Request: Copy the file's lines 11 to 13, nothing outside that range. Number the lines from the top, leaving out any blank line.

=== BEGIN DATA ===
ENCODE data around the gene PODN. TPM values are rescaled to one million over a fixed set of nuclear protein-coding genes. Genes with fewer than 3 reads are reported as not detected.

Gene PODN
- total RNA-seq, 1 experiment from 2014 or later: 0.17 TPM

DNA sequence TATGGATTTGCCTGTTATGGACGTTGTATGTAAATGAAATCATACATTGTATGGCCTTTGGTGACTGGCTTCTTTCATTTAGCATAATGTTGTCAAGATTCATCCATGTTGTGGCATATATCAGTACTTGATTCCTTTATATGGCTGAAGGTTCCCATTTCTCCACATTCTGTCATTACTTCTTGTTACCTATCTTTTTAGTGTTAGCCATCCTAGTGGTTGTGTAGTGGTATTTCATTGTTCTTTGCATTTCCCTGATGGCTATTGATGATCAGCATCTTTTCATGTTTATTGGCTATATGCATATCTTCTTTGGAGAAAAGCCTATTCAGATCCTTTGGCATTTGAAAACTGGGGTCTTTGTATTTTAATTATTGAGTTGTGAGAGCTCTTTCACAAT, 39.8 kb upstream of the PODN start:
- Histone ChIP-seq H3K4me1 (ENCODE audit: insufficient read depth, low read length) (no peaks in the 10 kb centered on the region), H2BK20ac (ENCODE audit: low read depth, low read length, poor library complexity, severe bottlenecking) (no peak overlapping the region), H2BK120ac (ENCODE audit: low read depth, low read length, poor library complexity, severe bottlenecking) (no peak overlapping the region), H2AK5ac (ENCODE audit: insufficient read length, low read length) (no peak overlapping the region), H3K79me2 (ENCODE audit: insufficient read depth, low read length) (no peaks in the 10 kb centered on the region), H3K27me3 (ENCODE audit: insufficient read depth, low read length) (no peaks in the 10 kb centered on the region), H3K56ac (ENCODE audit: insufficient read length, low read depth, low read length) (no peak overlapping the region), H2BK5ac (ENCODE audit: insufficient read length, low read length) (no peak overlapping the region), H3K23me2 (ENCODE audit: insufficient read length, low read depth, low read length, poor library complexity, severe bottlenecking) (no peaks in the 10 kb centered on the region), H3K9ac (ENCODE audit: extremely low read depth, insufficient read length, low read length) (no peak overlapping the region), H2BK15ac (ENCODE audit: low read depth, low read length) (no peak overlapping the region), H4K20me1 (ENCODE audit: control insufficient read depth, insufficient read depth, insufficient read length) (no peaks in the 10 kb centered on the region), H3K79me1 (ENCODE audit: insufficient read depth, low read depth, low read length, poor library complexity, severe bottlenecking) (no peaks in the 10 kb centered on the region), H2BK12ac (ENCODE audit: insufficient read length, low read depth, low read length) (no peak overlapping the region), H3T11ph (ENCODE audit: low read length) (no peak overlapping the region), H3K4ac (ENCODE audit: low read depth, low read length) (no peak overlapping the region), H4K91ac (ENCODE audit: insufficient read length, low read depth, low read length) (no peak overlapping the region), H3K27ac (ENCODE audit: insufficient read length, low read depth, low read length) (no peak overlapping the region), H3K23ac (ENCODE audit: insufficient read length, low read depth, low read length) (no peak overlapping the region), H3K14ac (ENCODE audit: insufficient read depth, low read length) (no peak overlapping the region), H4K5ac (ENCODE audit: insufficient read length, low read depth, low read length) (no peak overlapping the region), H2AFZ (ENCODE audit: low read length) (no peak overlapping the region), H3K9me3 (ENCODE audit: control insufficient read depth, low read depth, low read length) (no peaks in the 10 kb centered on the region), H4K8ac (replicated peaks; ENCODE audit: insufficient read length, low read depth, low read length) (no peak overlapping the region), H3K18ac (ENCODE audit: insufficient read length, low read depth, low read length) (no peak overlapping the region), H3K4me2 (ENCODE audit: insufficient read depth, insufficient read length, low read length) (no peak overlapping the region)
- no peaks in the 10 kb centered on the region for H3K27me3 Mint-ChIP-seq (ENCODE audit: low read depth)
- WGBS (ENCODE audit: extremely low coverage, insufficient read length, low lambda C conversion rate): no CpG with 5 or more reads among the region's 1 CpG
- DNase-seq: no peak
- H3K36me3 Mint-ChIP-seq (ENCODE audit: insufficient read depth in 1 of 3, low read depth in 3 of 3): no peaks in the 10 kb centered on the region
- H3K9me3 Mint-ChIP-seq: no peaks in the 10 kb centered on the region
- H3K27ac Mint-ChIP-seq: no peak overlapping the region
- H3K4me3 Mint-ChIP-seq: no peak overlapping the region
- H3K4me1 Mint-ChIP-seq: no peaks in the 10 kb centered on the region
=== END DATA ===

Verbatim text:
- H3K27ac Mint-ChIP-seq: no peak overlapping the region
- H3K4me3 Mint-ChIP-seq: no peak overlapping the region
- H3K4me1 Mint-ChIP-seq: no peaks in the 10 kb centered on the region